Wednesday, 22 February 2017

Oops I did it again

Further to my last post, the contract for the new book about the Wasp arrived today and I duly signed it (aided by the dog).  I also spent a happy morning in the RN Flight Safety Centre going through old Flight Safety magazines (Cockpit) looking for articles.  I struck gold several times finding a report on the original Wasp deck operating trials as well as one explaining why the aircraft got such a silly flotation bag system.  Next week its off the to the FAA museum to look through Flight Deck magazine to get some more information.  Hopefully these articles won't all be about crashing!
As I've said before any 'Dits' or photographs will be gratefully received.

World famous author aided by world famous hound (not sure about the bloke in the background).

Monday, 20 February 2017

Next factual book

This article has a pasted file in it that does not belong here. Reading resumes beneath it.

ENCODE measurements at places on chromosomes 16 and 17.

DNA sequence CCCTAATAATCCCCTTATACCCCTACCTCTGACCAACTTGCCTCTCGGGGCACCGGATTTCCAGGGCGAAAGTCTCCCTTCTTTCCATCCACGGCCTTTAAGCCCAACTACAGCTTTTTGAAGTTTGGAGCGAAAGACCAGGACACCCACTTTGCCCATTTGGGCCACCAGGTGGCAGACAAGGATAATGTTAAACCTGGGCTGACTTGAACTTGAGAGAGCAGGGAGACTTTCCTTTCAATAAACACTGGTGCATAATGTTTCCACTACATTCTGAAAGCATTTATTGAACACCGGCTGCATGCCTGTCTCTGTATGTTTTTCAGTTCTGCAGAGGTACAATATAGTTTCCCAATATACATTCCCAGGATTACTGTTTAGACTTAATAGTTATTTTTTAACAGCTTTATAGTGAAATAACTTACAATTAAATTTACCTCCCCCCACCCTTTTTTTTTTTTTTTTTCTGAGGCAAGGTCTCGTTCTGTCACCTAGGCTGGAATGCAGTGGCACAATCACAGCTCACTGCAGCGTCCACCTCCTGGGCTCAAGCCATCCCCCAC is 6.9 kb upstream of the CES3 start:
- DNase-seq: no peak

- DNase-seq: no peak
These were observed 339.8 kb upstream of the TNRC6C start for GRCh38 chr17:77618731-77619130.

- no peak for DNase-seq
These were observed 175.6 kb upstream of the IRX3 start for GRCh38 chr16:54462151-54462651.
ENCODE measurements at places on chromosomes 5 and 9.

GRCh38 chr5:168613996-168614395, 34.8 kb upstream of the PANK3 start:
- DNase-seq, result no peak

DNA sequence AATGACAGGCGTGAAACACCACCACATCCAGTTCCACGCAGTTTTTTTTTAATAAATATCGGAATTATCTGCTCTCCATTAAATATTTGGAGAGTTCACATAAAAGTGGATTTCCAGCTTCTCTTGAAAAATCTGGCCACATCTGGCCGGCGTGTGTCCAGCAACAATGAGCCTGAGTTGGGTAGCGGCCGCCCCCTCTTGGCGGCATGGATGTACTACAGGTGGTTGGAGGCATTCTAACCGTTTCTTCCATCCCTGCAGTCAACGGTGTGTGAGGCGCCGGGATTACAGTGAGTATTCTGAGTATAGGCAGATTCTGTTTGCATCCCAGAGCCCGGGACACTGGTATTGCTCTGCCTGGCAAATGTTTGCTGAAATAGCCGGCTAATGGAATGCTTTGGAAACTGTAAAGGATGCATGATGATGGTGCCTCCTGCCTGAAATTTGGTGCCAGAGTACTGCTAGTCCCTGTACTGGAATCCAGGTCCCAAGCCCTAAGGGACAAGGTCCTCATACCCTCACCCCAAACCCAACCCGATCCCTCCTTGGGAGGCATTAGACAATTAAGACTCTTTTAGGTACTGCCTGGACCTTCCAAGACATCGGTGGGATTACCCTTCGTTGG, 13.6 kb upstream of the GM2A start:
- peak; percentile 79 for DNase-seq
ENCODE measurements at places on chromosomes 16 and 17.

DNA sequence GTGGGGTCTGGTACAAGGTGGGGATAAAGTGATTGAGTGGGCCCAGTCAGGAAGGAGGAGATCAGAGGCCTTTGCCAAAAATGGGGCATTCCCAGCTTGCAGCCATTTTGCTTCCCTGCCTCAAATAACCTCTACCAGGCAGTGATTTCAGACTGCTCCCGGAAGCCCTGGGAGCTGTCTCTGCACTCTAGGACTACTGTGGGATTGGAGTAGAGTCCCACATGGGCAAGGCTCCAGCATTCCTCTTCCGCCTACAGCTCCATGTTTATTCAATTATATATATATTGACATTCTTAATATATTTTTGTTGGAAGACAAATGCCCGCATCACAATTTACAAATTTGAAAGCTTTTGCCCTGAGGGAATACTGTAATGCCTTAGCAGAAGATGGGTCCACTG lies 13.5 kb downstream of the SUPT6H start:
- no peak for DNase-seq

I've posted on this previously but now I am about to sign a contract to actually do it.  The Lynx book seems to be doing pretty well for preorders so the next machine in line for a good going over will be the Wasp. However, there will be several differences with this one.  Firstly, there is no active squadron for me to visit, drink coffee and listen to lots of good 'dits' as the aircraft went out of service in the eighties.  BUT there are several still flying and for this book I've teamed up with the owner of one.  Terry Martin is a retired RAF Wing Commander doctor and he is the proud owner of XT 787 an aircraft that has seen service for many years.  Unfortunately, it suffered a minor mishap last year when part of the collective control run failed and Terry found himself in the invidious position of being at 2000 feet with frozen engine power and the need to get the thing down.  The fact that he coped so well is a story in its own right and will no doubt feature in the book.  Unfortunately, in the process the tail hit the ground and so the aircraft is now having a major repair.  Most of the proceeds of the book will be going to him to help cover costs.  For the Lynx book, the squadron got me cleared for a final flight last year but it never happened due to bad weather and bad serviceability of the few remaining dual control aircraft. In the end, I only got a ride in the simulator. So for this book I should be able get a flight in a real machine.  I haven't flown a Wasp since 1986 so it should be interesting.  For the book I will be concentrating on the operational history and Terry will cover the story after that.